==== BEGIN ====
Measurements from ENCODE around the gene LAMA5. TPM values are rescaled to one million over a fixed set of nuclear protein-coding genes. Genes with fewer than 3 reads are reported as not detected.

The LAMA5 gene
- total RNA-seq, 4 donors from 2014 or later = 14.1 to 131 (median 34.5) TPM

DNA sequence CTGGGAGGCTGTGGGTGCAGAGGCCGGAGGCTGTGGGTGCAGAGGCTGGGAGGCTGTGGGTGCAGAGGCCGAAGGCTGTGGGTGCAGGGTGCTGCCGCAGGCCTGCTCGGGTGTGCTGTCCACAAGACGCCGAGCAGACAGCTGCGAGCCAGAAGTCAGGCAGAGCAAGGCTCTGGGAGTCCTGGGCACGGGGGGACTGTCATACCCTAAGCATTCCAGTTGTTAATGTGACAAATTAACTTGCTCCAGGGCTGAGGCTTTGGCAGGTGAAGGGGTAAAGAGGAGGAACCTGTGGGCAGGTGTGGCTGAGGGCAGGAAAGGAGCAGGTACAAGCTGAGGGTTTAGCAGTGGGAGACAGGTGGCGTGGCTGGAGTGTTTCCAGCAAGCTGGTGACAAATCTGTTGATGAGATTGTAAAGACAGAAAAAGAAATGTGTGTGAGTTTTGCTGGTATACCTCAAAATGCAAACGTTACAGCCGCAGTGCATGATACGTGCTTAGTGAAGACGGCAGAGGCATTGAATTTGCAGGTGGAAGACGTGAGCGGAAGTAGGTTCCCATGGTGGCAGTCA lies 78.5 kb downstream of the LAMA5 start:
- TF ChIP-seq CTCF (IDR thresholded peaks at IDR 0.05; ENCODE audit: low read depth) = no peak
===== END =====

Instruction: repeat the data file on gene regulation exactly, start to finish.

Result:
Measurements from ENCODE around the gene LAMA5. TPM values are rescaled to one million over a fixed set of nuclear protein-coding genes. Genes with fewer than 3 reads are reported as not detected.

The LAMA5 gene
- total RNA-seq, 4 donors from 2014 or later = 14.1 to 131 (median 34.5) TPM

DNA sequence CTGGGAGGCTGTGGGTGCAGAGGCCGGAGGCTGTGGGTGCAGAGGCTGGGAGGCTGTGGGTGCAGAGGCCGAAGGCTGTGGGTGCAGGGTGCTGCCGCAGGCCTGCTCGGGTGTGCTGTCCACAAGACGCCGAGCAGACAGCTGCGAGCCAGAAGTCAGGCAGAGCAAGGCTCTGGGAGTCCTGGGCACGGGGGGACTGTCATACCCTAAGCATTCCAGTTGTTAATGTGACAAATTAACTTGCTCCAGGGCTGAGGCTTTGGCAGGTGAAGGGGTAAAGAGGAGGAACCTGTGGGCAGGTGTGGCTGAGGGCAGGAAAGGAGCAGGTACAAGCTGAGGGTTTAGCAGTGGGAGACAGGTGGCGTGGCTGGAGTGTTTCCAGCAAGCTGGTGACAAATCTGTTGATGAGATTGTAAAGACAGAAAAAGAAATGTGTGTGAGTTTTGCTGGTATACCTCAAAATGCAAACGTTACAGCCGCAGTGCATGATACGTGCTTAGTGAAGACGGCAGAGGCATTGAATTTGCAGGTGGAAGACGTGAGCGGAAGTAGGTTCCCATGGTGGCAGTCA lies 78.5 kb downstream of the LAMA5 start:
- TF ChIP-seq CTCF (IDR thresholded peaks at IDR 0.05; ENCODE audit: low read depth) = no peak